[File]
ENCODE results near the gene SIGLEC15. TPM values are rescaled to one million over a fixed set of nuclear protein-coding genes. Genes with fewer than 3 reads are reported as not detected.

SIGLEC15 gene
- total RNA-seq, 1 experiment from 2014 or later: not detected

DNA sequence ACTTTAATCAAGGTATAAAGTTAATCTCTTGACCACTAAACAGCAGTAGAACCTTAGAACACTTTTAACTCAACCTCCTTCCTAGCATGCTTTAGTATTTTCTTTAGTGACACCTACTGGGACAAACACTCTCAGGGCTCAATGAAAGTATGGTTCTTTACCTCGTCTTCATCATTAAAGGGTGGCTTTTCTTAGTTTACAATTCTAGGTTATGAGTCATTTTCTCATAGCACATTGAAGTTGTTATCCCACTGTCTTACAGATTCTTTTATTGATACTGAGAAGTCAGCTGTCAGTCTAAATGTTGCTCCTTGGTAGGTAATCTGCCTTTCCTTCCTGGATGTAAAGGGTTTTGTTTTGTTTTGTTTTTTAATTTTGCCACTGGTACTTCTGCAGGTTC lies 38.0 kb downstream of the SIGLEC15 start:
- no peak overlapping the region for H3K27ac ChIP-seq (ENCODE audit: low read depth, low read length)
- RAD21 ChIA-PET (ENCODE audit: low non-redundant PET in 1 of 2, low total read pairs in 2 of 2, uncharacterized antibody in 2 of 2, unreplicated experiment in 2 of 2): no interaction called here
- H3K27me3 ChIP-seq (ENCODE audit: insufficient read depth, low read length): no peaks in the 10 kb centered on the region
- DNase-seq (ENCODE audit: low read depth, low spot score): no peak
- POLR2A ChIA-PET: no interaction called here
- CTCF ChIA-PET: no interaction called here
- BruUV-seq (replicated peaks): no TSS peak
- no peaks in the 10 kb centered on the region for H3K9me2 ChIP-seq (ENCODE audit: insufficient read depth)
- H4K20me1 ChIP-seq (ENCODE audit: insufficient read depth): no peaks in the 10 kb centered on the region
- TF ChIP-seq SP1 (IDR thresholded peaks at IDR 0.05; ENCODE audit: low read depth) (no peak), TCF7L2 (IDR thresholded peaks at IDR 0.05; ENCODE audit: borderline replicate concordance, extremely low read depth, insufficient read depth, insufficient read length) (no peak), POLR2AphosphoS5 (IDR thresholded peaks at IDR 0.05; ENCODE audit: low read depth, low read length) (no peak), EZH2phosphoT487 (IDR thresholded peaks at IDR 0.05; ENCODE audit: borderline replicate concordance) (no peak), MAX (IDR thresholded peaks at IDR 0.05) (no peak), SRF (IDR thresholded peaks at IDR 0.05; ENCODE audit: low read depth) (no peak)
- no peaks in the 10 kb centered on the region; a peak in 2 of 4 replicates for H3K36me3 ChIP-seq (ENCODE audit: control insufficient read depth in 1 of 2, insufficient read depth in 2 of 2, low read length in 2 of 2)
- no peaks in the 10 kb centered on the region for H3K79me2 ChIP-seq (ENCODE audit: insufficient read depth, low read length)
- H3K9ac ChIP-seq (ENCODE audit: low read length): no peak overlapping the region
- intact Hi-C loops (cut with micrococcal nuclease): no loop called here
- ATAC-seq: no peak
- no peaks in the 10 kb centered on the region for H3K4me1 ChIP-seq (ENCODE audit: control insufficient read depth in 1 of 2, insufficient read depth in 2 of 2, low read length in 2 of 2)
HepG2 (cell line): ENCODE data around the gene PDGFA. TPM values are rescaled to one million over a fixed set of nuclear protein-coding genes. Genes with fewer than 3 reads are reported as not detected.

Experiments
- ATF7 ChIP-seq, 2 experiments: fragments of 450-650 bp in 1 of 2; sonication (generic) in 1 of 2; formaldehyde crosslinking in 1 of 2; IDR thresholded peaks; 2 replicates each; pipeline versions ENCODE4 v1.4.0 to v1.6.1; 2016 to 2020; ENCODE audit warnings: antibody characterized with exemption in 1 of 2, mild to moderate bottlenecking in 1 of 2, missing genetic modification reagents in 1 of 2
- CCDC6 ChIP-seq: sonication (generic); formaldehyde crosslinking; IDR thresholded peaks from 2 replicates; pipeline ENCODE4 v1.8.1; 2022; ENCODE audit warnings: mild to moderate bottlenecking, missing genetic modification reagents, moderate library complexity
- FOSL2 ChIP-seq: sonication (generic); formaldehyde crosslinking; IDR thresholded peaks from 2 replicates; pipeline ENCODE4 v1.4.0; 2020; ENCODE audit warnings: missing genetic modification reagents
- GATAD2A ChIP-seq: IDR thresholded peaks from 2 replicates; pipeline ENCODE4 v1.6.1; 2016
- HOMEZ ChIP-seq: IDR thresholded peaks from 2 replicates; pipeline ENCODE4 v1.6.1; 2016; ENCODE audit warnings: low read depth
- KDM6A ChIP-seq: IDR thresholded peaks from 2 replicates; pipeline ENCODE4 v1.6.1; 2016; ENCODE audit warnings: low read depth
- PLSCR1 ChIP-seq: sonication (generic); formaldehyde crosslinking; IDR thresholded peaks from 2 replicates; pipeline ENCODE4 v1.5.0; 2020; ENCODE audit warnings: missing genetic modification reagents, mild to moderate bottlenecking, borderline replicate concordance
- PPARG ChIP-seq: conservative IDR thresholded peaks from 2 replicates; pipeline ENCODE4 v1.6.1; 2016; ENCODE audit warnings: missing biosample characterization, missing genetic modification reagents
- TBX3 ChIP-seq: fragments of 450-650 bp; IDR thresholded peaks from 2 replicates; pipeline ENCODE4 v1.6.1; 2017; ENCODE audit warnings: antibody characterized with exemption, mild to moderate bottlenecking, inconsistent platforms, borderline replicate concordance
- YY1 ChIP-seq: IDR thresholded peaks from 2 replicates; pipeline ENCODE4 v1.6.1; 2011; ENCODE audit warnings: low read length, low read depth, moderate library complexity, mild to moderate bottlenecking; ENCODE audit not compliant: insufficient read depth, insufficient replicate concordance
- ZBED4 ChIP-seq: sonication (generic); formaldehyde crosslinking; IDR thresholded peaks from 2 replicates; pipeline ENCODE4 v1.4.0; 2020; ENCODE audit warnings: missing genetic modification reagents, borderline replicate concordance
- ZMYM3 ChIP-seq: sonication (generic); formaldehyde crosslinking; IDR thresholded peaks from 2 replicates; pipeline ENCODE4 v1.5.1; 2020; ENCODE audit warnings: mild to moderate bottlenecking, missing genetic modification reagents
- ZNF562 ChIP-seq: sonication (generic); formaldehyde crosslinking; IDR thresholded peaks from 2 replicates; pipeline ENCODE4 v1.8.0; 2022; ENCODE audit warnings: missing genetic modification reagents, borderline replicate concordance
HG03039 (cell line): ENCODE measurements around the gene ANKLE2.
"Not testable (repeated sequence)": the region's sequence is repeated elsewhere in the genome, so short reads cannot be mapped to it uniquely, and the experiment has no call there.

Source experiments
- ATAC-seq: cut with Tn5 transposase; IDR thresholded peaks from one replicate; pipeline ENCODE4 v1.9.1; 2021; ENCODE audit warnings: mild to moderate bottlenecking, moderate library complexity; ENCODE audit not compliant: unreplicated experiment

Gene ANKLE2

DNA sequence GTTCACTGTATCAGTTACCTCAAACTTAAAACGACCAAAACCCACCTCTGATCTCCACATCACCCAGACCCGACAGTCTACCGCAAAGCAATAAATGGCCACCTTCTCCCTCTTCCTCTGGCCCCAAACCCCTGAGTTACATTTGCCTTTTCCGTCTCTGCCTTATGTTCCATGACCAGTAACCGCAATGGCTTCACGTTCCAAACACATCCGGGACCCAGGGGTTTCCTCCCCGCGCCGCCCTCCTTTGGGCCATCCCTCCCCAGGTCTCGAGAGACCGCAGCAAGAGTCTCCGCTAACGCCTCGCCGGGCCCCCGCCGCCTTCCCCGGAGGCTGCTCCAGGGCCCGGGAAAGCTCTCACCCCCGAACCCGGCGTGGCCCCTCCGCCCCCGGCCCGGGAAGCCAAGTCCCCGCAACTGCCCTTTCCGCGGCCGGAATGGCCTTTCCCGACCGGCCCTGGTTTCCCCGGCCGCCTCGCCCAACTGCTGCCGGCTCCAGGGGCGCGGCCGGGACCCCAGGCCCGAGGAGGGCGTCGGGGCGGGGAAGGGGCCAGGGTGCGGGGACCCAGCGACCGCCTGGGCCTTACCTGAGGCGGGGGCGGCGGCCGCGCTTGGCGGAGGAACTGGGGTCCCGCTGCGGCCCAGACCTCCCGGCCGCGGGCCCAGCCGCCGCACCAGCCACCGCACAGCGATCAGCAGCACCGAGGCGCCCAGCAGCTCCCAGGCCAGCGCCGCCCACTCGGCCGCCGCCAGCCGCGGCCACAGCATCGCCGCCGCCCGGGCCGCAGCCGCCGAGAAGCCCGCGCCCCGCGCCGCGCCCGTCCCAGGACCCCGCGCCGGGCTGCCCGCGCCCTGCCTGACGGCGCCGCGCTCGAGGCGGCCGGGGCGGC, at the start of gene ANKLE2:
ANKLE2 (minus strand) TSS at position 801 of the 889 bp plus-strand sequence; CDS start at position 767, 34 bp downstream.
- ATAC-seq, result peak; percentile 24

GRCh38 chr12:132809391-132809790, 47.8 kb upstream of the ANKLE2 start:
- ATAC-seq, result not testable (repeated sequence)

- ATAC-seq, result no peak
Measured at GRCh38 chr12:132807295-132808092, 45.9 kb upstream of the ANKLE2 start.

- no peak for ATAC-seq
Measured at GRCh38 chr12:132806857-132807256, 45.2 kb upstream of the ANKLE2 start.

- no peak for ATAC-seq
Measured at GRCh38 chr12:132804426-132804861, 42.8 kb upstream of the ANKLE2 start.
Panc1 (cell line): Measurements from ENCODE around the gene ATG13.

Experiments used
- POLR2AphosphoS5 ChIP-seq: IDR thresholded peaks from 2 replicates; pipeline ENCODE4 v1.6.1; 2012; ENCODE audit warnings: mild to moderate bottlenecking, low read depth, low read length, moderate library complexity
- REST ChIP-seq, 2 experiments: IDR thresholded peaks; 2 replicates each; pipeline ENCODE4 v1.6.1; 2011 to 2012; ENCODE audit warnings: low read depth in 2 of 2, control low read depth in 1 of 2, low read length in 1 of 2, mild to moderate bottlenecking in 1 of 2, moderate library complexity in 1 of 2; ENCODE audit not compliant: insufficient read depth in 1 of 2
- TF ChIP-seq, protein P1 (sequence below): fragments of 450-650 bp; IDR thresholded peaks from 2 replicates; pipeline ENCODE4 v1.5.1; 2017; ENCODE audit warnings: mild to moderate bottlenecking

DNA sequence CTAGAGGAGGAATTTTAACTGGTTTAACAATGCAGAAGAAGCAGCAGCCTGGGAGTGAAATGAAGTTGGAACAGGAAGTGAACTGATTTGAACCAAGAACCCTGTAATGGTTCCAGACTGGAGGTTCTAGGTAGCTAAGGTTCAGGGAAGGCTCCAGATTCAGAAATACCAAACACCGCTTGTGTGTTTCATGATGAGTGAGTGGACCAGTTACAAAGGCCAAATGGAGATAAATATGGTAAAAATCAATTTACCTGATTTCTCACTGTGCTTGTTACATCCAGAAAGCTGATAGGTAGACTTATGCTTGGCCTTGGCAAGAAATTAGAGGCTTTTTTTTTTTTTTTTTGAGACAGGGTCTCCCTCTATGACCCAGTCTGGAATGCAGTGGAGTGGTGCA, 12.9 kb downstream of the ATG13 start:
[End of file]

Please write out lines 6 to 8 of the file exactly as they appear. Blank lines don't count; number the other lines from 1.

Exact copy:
- RAD21 ChIA-PET (ENCODE audit: low non-redundant PET in 1 of 2, low total read pairs in 2 of 2, uncharacterized antibody in 2 of 2, unreplicated experiment in 2 of 2): no interaction called here
- H3K27me3 ChIP-seq (ENCODE audit: insufficient read depth, low read length): no peaks in the 10 kb centered on the region
- DNase-seq (ENCODE audit: low read depth, low spot score): no peak